Costa Concordia Saga Comes to an End

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  • As HRAS Tanker Crew’s Basic Human Rights Breached

The dismantling and recycling of the Costa Concordia cruise ship, one of the most important green ship recycling projects ever carried out in Europe, has been finalized in Genoa, according to the Ship Recycling Consortium.

The project was concluded by Italian shipyard San Giorgio del Porto, in partnership with Saipem, less than three years after the ship wreck arrived in Genoa in July 2014.

Up to 350 workers were involved since the start of the dismantling operation which lasted around 1 million effective work hours.

Total recycled material amounted to over 53,000 tons for almost 4,000 trips to recycling facilities in Italy, while the dismantled material amounted to 8,000 tons with over 850 trips to dismantling facilities.

At the beginning of September 2016, the cruise ship’s wreck departed on its final voyage when it sailed to Genoa’s dry dock. The vessel was stripped bare as its internal fitting was removed and its decks were cut after it was moved from its grounding place off the Island of Giglio to the Port of Genoa in 2014.

The Concordia incident, which occurred in January 2012, took the lives of 32 people out of a total of 4,252 who were aboard the ship at the time. The grounding of the cruise ship was believed to had been caused by the captain’s recklessness, as the ship came too close to the Giglio island where it got stuck and later collapsed.

Meanwhile, the crew members aboard the UAE-flagged products tanker MT IBA, owned by Alco Shipping Services, have had their basic human rights breached, according to a report released by Human Rights at Sea (HRAS).

The seafarers, comprising nine Indian, three Pakistani, one Sri Lankan and one Myanmarian national, have been deprived of liberty, lack protection of their health and bodily integrity, lack protection of their right to life, and lack family life due to their enforced retention on the MT IBA.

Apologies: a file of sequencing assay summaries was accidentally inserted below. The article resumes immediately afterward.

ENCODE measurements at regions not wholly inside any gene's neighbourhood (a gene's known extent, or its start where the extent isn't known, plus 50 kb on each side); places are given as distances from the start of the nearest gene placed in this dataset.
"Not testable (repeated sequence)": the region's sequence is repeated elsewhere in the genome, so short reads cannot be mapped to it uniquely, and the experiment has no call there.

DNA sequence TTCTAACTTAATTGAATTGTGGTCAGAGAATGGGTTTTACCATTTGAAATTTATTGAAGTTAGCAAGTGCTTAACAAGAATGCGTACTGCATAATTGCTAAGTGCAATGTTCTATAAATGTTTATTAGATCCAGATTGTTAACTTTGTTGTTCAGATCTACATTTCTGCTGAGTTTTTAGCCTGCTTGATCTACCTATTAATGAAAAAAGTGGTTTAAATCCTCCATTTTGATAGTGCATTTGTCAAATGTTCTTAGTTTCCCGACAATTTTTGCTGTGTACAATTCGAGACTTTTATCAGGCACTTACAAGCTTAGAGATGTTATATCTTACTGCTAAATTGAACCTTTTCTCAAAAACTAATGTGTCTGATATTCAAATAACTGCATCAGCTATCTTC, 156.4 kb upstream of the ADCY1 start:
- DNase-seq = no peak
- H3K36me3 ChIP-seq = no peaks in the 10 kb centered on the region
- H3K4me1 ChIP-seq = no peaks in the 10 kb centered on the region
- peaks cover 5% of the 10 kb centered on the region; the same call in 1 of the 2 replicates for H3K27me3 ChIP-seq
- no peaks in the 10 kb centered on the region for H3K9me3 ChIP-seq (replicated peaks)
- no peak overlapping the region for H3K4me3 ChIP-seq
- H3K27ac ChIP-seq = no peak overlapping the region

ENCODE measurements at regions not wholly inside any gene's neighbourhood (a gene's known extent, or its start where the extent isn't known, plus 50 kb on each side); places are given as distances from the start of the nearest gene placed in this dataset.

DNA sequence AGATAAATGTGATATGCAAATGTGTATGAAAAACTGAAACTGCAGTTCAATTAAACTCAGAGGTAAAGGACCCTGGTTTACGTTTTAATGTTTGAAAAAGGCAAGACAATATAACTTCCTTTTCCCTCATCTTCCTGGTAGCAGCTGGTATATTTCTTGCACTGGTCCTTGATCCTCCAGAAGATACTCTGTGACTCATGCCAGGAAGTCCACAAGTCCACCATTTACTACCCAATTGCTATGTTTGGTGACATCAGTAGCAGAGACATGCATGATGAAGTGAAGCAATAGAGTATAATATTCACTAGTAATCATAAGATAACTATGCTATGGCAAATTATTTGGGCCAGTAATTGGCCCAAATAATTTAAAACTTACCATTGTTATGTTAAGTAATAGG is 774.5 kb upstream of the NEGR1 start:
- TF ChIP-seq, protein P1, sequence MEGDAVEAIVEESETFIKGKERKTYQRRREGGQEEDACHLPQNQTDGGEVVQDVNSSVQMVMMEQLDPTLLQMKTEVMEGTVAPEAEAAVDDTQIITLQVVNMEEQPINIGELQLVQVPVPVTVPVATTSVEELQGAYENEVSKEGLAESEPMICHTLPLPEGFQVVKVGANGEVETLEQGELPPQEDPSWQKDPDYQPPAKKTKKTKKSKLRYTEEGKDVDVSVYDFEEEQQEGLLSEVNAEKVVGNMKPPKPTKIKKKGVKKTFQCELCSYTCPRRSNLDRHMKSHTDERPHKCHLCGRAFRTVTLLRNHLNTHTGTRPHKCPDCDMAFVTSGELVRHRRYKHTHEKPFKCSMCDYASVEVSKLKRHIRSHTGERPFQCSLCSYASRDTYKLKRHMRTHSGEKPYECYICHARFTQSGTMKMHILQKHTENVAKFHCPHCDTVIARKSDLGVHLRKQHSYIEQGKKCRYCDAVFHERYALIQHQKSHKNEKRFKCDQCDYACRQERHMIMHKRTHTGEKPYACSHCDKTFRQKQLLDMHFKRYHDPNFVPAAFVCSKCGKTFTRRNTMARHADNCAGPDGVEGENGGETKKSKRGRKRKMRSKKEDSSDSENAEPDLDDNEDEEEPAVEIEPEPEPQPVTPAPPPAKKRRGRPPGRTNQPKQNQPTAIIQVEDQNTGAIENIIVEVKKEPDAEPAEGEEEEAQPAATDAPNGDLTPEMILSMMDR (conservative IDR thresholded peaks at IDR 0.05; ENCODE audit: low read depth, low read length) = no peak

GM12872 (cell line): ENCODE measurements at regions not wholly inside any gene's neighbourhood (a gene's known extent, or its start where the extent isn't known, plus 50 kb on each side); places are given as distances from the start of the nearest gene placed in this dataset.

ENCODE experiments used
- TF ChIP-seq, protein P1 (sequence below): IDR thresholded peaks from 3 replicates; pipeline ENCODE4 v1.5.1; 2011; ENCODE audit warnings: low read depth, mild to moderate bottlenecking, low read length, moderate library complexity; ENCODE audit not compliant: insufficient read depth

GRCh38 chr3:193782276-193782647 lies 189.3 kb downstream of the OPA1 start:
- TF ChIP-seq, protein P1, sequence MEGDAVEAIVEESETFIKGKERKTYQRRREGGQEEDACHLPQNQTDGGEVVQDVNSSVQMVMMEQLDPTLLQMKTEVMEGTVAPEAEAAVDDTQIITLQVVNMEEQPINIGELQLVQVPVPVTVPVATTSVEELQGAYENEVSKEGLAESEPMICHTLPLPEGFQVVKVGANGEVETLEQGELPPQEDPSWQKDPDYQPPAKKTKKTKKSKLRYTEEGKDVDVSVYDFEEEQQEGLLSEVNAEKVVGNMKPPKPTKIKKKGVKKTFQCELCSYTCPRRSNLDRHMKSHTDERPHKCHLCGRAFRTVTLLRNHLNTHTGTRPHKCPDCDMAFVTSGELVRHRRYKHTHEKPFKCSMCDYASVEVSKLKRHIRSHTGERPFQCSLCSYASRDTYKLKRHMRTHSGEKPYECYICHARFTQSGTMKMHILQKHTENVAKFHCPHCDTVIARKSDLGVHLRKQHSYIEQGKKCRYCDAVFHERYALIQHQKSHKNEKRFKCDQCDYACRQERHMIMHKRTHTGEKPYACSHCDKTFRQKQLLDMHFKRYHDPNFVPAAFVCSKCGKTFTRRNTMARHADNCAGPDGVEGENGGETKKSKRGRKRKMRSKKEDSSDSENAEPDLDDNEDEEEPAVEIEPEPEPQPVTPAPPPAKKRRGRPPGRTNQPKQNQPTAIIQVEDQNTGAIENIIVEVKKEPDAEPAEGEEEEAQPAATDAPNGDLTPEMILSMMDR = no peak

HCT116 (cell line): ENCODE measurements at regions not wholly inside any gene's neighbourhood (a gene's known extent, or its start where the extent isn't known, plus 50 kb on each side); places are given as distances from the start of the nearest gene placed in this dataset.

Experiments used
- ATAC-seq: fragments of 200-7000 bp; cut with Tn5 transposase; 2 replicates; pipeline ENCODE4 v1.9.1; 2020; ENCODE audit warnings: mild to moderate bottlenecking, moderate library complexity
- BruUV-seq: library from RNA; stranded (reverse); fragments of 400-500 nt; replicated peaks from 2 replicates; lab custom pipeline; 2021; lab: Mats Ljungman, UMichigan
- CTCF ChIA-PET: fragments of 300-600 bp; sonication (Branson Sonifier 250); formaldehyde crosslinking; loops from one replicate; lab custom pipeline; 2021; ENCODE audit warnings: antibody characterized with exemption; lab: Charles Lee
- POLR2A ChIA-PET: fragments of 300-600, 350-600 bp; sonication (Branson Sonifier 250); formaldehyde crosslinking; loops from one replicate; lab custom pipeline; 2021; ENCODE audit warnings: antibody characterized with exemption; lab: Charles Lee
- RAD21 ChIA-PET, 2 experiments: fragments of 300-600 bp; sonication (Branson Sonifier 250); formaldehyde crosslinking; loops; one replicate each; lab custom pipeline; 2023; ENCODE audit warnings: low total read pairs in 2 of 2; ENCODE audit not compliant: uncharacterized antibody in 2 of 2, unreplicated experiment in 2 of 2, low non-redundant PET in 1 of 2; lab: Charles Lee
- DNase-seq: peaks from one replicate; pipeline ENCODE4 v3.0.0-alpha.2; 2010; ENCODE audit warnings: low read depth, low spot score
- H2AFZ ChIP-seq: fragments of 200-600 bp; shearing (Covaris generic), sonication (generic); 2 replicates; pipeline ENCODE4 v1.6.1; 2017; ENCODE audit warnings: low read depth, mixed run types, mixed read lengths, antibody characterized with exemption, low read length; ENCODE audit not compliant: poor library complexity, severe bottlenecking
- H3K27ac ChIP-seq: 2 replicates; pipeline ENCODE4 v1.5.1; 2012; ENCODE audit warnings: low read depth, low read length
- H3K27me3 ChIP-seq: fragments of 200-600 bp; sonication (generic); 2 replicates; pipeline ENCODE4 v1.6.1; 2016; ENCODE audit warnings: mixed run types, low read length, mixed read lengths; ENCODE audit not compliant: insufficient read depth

HRAS informed that the crew are currently stranded on an unsafe vessel, anchored off the coast of UAE. Their safety has allegedly been compromised by the provision of unfit Personal Protective Equipment, and they have repeatedly been left without fresh food or fresh water.

Additionally, for the last six months the crew have been denied access to medical treatment and have been without pay during the same period.

“We are not being paid for last 6 months…now captain and company is threatening to all crew, that crew have to face consequences… Our life and career is in danger… The men need to be repatriated,” the crew said.

HRAS added that the crew allege that after raising the safety concerns with Alco Shipping, “they have been repeatedly threatened with criminal proceedings should they report their concerns to a local authority.”

“Human Rights at Sea will continue to publicly document and publish cases of the abuse of seafarers wherever this occurs in the world so that the international community have the facts,” David Hammond, CEO of Human Rights at Sea, said.

“We aim, that by ensuring such poor conditions are objectively highlighted, our evidenced-based approach will trigger formal public condemnation and resultant action by the IMO, ILO and the flag State administration at the very least. Silence and inaction are no longer an option from established shipping bodies,” Hammond added.

World Maritime News

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